For nearly a century, Surma Books & Music Co. was a cultural hub for New York City’s Ukrainian immigrant centered community in the East Village, also known as Little Ukraine. Until its recent closure, the store had been located at 11 East Seventh Street since 1943.
Myron Surmach Sr., its founder, arrived at Ellis Island from the Ukraine in 1910. He settled in New York City after working various odd jobs in New Jersey and Pennsylvania. Joining a Czech gymnastics group prompted him to open his shop in 1918 to sell gym clothing and Ukrainian books. It evolved into a general store, selling phonographs and washing machines, but Surmach also offered services such as letter reading. The business grew to include ethnic music publishing during the 1920s and 1930s—perhaps a fitting occupation, since “surma” also refers to a Ukrainian woodwind instrument.
During the 1950s, the store’s offerings shifted toward the marketing of “folk” through craft items and publications. Surmach’s son, Myron Jr. (1932–2003), assumed the business and began carrying products such as ceramics, religious icons, embroidered shirts, and wooden objects made by the Hutsul highlanders. In addition to selling traditional craft, Surma offered the tools and supplies to practice them, including a large selection embroidery flosses and fabrics, as well as jacquard ribbons with “folk” patterns, albeit made in Germany.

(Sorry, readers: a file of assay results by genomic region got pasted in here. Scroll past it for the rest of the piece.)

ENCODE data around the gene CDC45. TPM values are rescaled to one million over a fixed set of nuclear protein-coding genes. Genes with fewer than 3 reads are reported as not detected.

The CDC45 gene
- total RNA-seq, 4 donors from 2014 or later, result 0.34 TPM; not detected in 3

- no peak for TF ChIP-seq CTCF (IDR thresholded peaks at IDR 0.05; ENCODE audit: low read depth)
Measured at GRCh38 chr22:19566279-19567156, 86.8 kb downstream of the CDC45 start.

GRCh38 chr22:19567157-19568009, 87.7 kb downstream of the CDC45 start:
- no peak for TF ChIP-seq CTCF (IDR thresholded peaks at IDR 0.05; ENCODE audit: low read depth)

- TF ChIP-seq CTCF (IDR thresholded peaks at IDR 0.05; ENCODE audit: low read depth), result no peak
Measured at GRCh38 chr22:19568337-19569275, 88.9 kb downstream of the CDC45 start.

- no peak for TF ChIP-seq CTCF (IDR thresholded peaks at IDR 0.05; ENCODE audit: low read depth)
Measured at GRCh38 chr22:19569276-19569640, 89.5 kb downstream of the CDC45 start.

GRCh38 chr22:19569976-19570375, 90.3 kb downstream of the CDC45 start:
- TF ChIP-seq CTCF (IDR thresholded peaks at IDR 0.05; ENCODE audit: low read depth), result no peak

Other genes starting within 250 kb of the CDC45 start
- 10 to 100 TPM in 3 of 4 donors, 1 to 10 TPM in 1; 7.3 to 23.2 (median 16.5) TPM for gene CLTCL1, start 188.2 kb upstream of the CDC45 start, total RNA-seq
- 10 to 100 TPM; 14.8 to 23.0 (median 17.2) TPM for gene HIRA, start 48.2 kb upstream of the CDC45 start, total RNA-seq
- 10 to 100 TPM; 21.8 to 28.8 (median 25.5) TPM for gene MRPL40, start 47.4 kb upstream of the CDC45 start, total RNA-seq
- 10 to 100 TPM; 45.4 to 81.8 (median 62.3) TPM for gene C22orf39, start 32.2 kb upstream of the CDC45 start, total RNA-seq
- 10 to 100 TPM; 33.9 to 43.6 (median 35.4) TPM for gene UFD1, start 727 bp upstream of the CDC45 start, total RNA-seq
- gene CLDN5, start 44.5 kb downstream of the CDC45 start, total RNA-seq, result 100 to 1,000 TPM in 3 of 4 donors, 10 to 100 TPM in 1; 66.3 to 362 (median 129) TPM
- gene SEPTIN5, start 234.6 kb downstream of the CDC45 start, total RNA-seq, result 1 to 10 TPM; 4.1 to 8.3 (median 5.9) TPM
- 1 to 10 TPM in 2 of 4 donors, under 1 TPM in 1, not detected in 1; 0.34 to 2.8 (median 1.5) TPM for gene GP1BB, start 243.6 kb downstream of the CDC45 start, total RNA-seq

Surma eventually sourced the embroidered “peasant”-style shirts from Romania due to importation restrictions, but the idea of folk mattered more to its buyers than authenticity. It was a favorite spot for fashion stylists and hippies seeking a bohemian look—Janis Joplin and Joan Baez shopped there—from the late 1960s until the store’s closure. A framed publicity still from Raiders of the Lost Ark hung in the shop; it depicted Karen Allen wearing an embroidered blouse purchased at Surma.